When the 1989 student-led democracy movement took over Beijing's iconic Tiananmen Square, Jiang Lin was working as a reporter for an official army newspaper, the Liberation Daily. Jiang was there when thousands turned out on April 15 to mourn late liberal premier Hu Yaobang, and when then premier Li Peng announced martial law would be imposed in Beijing. On the afternoon of June 3, just before the People's Liberation Army began massacring civilians, Jiang made her way to Beijing's Muxidi intersection, just in time to witness some of the worst bloodshed of the crackdown:
Local people kept yelling "Fascists!" and the troops were firing in the direction of the shouts, raking the crowd with machine-gun fire. We hit the deck until we thought that the army vehicles had moved on, having cleared a way through to Tiananmen Square.
So we headed off in the direction of Tiananmen Square, weeping as we walked. All along our route were scenes of incredible cruelty. My parents are both in the military; we had served in this same army that was now turning its guns on the civilian population. My mind just couldn't accept this reality. I was unbearably sad.
[When we arrived below the Tiananmen gate], we peered through to see gunfire everywhere, and soldiers' helmets silhouetted against the constant sound of gunfire, which never let up. At this point we were surrounded by officers of the People's Armed Police who started attacking us indiscriminately with electric batons, the high-voltage kind.
[We went to the Peking Union Medical College Hospital to seek treatment], and a bus drove in at the same time we did. The driver was weeping and yelling that he had wounded people in the back of his bus, and shouting to the medics to hurry up. There was blood all over the floor of the emergency room. The doctor told me that my injuries were the least serious, and that all of the rest were gunshot wounds. A nurse told me that she had never seen so many gunshot wounds, and that she couldn't take it. 'Look over there,' she said, 'those are all the bodies of people who were shot dead.' Later, someone called for the doctors to run out to Tiananmen Square and save people, and that so many people had died there. 'What makes you think we haven't?' the doctor replied. 'Our ambulances have been out there, but they were forced to turn back in the face of gunfire.'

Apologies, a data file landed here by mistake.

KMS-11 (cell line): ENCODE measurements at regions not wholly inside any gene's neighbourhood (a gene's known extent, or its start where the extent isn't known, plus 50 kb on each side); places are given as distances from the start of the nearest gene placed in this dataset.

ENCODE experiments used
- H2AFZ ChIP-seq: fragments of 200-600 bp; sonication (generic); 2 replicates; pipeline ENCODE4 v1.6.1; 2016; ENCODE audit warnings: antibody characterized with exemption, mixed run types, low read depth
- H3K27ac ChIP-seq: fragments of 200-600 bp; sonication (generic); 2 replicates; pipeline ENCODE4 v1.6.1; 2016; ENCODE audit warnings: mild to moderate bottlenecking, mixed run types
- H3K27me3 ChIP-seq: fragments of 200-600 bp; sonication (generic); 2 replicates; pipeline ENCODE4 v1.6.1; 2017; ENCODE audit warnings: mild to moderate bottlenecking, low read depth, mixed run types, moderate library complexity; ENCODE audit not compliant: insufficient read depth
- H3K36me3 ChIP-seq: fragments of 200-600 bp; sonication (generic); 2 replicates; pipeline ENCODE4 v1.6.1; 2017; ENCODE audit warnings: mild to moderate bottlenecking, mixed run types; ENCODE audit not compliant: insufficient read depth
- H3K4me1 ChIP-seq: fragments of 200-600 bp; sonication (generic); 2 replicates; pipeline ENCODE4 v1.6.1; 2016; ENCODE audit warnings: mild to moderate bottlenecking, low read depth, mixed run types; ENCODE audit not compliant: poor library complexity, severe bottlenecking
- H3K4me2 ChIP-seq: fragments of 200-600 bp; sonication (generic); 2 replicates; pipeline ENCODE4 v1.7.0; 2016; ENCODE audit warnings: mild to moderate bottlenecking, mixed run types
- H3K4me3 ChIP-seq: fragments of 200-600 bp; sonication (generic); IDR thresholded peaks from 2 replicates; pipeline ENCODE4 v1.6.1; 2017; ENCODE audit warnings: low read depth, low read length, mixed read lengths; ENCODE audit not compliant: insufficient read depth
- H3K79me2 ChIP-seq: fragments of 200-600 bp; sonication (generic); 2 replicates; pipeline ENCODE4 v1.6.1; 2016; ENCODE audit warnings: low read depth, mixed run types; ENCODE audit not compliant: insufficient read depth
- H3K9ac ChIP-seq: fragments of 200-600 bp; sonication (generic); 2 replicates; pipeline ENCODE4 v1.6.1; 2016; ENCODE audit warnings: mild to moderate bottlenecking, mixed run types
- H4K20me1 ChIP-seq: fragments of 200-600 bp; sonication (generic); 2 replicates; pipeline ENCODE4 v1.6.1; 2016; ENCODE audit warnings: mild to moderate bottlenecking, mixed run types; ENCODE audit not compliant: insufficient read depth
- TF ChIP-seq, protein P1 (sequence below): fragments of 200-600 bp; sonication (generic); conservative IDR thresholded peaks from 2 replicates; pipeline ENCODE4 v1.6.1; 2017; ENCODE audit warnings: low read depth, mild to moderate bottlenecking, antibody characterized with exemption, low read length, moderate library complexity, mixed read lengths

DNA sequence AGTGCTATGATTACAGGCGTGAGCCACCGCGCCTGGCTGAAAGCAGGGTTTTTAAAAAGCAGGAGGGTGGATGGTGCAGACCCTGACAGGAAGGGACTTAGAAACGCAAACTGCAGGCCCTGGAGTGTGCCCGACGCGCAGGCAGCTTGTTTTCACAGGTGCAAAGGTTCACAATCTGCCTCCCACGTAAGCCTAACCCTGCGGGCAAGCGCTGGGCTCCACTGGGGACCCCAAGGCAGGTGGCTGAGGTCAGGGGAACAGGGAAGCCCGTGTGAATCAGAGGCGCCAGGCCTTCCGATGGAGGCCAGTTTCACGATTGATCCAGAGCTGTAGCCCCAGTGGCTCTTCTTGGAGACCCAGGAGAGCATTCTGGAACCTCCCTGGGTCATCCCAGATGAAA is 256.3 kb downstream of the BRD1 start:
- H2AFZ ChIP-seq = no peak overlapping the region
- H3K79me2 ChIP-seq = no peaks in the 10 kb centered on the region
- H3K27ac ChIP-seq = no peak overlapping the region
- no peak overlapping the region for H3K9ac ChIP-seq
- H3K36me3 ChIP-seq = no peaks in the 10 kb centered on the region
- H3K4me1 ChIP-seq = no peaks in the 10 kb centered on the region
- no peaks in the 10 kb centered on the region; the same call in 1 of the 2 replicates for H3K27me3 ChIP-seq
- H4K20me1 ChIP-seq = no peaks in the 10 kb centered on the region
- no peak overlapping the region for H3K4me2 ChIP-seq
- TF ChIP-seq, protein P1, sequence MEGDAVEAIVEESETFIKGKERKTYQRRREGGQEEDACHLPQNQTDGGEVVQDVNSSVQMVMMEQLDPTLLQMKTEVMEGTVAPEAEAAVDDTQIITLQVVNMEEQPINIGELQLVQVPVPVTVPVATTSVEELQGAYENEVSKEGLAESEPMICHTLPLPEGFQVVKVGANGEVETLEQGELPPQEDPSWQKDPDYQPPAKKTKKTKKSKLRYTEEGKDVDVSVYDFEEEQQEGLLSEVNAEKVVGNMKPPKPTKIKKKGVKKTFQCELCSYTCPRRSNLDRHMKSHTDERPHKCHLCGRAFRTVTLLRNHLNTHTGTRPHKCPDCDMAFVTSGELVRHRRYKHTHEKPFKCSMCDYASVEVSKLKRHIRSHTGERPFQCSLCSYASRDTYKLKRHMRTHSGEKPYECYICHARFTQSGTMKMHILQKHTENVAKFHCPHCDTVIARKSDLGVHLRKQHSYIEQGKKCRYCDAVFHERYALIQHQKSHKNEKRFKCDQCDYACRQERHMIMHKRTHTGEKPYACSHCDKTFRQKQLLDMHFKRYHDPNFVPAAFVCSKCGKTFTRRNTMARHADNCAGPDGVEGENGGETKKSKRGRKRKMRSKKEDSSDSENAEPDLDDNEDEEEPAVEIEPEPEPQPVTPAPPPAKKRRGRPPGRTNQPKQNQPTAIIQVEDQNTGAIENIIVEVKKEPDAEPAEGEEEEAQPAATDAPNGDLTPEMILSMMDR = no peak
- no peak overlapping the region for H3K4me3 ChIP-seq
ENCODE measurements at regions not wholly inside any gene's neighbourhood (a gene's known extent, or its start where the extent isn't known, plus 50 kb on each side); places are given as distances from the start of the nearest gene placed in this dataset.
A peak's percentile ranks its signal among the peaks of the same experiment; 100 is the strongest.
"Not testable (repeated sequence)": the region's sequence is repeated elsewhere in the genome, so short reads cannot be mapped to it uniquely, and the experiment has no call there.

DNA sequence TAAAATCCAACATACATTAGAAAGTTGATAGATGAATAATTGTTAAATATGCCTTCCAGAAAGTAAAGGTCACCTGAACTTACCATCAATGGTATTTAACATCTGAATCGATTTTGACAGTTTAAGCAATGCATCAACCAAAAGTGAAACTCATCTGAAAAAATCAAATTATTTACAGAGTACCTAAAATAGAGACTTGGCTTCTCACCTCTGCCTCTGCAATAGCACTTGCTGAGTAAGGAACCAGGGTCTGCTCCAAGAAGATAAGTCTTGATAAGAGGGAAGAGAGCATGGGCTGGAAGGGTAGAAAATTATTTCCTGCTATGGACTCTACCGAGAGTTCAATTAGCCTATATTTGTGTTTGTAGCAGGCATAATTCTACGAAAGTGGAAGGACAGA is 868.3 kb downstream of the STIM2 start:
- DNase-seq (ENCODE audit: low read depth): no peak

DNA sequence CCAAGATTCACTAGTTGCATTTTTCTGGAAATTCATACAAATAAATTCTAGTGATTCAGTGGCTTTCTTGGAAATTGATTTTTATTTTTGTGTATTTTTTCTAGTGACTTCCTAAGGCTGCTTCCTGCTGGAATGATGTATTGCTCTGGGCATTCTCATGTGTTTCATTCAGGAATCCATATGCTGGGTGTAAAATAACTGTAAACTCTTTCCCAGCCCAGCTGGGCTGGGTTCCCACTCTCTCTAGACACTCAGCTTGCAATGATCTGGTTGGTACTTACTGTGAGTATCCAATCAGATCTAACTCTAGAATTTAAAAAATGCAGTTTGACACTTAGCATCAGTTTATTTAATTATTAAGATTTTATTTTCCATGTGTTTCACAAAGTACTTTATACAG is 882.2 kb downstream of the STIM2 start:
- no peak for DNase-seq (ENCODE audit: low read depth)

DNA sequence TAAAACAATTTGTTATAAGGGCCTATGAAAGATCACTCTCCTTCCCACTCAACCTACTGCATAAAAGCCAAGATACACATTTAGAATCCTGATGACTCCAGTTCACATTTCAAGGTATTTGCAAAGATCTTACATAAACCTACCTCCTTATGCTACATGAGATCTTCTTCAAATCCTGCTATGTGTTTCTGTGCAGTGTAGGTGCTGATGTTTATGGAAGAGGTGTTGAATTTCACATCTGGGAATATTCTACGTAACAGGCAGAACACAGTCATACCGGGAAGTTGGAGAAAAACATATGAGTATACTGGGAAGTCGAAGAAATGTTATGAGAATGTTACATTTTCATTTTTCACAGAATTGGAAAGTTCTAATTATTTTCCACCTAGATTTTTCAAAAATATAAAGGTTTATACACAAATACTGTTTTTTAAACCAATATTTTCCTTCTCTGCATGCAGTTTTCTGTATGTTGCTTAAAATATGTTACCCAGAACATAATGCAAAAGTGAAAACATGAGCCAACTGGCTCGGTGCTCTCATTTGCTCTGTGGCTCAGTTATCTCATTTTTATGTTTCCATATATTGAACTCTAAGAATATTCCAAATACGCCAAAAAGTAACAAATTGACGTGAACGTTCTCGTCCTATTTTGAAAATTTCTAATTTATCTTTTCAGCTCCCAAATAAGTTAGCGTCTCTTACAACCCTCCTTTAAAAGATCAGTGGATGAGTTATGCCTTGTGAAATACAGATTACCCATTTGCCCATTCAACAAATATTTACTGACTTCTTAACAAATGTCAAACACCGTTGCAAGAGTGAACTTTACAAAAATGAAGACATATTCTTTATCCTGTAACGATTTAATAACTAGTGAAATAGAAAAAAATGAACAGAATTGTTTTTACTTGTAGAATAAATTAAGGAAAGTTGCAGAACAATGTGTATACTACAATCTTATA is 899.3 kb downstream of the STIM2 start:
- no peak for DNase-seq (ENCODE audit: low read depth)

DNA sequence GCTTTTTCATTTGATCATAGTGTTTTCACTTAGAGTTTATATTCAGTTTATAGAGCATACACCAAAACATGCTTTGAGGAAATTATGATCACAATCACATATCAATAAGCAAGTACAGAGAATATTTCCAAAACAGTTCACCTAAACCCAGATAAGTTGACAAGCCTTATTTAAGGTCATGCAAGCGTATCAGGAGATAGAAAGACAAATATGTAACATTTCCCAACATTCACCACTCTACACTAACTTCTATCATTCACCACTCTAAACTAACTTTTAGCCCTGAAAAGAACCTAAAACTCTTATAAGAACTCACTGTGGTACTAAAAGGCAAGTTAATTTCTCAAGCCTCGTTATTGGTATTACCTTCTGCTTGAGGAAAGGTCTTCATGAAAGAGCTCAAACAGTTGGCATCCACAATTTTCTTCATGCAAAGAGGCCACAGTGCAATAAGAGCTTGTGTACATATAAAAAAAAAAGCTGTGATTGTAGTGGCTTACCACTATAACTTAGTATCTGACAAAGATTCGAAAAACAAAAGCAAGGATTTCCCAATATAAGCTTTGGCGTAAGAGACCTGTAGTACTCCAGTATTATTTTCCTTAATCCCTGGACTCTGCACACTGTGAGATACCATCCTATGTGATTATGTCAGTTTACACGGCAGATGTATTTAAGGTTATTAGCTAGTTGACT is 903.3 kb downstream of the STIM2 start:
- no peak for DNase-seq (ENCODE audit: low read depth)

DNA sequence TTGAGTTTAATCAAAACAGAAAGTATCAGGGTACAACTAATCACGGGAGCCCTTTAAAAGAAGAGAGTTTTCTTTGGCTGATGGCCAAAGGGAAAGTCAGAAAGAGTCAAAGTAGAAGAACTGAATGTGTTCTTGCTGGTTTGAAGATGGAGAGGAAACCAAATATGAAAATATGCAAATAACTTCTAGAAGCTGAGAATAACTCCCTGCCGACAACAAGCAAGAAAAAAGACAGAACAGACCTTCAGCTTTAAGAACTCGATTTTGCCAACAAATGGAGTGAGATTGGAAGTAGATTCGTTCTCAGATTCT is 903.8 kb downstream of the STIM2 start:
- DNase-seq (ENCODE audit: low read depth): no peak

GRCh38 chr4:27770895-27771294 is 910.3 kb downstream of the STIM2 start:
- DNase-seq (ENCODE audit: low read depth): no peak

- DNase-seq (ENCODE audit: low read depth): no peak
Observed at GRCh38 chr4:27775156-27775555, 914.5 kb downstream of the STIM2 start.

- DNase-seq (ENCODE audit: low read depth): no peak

There was one young man in one of the ambulances who told me to keep my head held high and not to lose hope, and that we hadn't lost. He pulled a clip of assault rifle bullets out of his pocket, saying 'these are my spoils of war.' He had been hit by a bullet outside the police department buildings. When the soldiers starting raking the area with machine-gun fire, he grabbed the gun away and lifted it up so the clip fell out, and the clip fell to the ground. He said he was hit by another bullet in the shoulder as he was grabbing the gun, but he managed to pull the clip out anyway. Those people were so brave.
Thirty years is a real threshold, because a whole generation is no longer with us. But we have keep working at it. If we didn't keep talking about it, then they wouldn't feel the pressure. This is a festering wound at the heart of the [ruling Chinese] Communist Party. Once it is exposed, the Communist Party will be finished.
Reported by C.K. for RFA's Mandarin Service. Translated and edited by Luisetta Mudie.